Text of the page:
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A Beautiful, Art-filled Day in East Berlin

When you live in a city, it’s easy to get stuck in your neighborhood. Especially if it’s a really lively, interesting, great neighborhood like ours here in Berlin. Mitte is full of adorable, cozy restaurants, inviting bars, tempting boutique shops, and intriguing courtyards. Why would we ever leave? Because Berlin is full of other such areas that beckon and necessitate at least a visit or two.

We wanted to show Joe’s parents a bit more of the city, so one morning we set off towards east Berlin. Just to clarify: we’re staying in the east half of the city, but some parts are farther east than others. For this little adventure, we hopped on the U-bahn and headed over to the lovely and bustling Friedrichshain neighborhood, about 20 minutes east of the city center.

Our neighborhood, Mitte
Our neighbor, Friedrichshain

Our goals for the day were simple: walk a lot, find a particular heavily graffitied section of city block, see the famous East Side Gallery, cross the beautiful Oberbaumbrücke bridge, and end up at the old Markthalle Neun for a late lunch. It sounded like a perfect little walking tour – and it was. Here are the highlights:

Berlin: City of Graffiti

Like many cities in Europe (and throughout the world), Berlin’s buildings are decorated with their fair share of street art. We’d read about one particular building, however, that was covered in more layers than most. Naturally, we sought it out. And we were not disappointed.


The graffiti and art wasn’t especially big, grand, or impressive in the way I expected. It was more nuanced, more thoughtful – or thought-provoking – and more interesting. In certain places, the paint, paper, and other media peeled back, providing a glimpse of the many layers of expression hiding beneath. It, and the neighborhood as a whole, was stunning.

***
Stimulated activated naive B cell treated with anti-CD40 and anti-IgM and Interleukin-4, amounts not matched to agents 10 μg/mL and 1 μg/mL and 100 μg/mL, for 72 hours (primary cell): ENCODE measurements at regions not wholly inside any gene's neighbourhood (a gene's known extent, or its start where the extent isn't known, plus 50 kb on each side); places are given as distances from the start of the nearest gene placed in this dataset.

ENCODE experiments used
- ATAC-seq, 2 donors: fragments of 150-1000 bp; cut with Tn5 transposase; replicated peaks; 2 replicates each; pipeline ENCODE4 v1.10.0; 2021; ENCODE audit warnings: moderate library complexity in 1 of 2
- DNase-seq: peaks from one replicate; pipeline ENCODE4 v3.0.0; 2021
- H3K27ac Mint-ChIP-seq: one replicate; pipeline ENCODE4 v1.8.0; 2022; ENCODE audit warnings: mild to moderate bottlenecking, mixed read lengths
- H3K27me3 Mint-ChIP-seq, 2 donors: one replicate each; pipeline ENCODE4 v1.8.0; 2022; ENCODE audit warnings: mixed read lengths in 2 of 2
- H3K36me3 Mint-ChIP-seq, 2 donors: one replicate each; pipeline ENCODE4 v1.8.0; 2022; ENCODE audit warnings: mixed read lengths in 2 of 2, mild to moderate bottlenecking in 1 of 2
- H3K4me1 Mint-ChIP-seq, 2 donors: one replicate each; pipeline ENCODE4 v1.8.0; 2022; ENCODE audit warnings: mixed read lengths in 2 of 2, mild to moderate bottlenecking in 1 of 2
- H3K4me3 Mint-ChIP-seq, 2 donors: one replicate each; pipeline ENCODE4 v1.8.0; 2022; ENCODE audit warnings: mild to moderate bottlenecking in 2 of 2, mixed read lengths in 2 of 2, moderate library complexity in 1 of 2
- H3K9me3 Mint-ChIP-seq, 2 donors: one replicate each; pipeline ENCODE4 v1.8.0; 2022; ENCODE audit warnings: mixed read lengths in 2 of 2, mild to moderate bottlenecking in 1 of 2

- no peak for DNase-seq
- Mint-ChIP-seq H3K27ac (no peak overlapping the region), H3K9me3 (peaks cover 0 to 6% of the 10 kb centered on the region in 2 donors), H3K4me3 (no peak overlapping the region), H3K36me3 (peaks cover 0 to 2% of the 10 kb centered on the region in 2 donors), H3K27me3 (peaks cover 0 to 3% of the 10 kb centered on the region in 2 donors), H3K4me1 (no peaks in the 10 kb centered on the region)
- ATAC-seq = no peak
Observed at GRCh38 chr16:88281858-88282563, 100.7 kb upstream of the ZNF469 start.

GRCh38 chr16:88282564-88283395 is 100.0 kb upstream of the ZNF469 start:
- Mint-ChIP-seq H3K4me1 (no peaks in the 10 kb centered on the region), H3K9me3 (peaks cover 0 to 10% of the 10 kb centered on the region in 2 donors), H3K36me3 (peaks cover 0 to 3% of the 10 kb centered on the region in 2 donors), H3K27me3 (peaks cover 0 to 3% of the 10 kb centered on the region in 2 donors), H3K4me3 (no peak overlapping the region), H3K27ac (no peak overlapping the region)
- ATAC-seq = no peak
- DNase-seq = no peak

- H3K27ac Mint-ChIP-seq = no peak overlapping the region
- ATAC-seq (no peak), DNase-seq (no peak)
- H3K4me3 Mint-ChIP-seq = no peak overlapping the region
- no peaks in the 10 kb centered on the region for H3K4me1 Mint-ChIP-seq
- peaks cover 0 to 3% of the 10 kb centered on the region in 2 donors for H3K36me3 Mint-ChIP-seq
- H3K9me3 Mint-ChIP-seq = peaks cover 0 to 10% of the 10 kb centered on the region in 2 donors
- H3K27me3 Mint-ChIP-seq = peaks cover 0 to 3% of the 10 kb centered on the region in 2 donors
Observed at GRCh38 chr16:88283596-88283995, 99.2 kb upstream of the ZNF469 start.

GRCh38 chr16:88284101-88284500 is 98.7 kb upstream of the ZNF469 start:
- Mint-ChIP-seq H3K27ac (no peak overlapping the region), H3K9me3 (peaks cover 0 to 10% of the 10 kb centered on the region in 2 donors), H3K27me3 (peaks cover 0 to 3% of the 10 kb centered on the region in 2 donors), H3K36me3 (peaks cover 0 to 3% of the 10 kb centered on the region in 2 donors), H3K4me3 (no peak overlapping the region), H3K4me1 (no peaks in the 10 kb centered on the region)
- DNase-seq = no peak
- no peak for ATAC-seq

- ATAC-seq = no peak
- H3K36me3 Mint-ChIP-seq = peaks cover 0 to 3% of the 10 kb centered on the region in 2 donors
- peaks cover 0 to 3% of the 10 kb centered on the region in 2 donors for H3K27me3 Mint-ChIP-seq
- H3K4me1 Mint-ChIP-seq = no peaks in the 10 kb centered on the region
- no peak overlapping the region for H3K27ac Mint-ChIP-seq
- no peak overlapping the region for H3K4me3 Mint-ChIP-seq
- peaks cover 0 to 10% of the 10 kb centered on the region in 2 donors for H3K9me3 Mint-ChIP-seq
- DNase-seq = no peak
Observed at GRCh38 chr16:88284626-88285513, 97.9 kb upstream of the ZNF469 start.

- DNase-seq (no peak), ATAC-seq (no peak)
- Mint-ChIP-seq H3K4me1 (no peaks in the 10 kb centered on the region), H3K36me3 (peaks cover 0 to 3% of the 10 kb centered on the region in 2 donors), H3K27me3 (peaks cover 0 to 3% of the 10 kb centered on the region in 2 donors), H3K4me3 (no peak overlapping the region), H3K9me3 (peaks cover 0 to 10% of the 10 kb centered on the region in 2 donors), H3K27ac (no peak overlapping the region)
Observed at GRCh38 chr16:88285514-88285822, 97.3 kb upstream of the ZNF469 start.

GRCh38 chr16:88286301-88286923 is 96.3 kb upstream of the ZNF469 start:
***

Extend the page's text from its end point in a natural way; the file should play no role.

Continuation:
The Berlin Wall (or East Side Gallery)

One of the more famous sections of the Berlin Wall lies just along the river Spree (pronounced “Shpray”) between the Friedrichshain and Kreuzburg neighborhoods. The Wall was built in 1961 and fell in 1989. It has been painted over with large, colorful, often politically-charged murals that have turned something so awful into something full of remembrance and stories. The East Side Gallery, as it’s been named, stretches for over 1,300 meters and celebrates the fall of the wall.



It’s hard to do it justice with words. Images are better. As we walked along its length and tried to picture the guard towers, barbed wire, mine fields, and other instruments of extreme separation, my mind rebelled. How could such a riot of color represent such divisiveness? Only 30 years ago, it kept families, friends, and loved ones apart. Now it brings people from all over the city, country, and world together. Ah, the different lives of those walls.



Simple Beauty of the Oberbaumbrücke

The Oberbaumbrücke bridge was on Joe’s Berlin bucket list from the beginning, and it worked perfectly into our exploratory itinerary for the day. Its soaring turrets, elegant brick design, and gorgeous views make it one of the more photogenic bridges we’ve seen.


Although, as a bridge, it was little more than a transitional mechanism for getting us from A to B, we took the time to stop and appreciate its beauty. A group of photographers stalked its length, going for the perfect shot through its archways and pillars. Yellow trams cruised noisily across, seemingly unaffected by its quiet grandeur. And we enjoyed every angle as the sun broke through large, blurry clouds, trying to make our photos more difficult.

Lunchtime Mecca at the Markthalle

Our last official stop of the day brought us to the Markthalle Neun in Kreuzburg. This old warehouse-turned-chic-foodie-paradise hosts a number of food stalls, wine bars, and cheese shops along with long communal tables and a grocery store. After surveying the multitude of offerings (BBQ, Turkish food, sushi, pizza, pasta, and more), we settled on the BBQ counter. The food coming out, arranged artfully on burnished aluminum trays lined with butcher paper, looked too scrumptious to pass up.


But first, I wandered over to a small wine bar packed full of German varietals. After a helpful conversation with the bartender – and a couple samples – I settled on a complex, dry, and zingy German Riesling. I’m now spoiled for life. It was one of the best white wines I’ve ever enjoyed. Joe naturally found a local craft beer he hadn’t yet tried. Win-win!


Post-delicious meat plates, we dug into some creamy gelato before winding our way back to our wonderful little neighborhood. Just another surprise-filled, glorious day in Berlin.


Ex-archaeologist, business development and networking wiz, people person, aspiring author and travel writer. Loves horses, the sea, exploring, history, good food and wine, and Joe.

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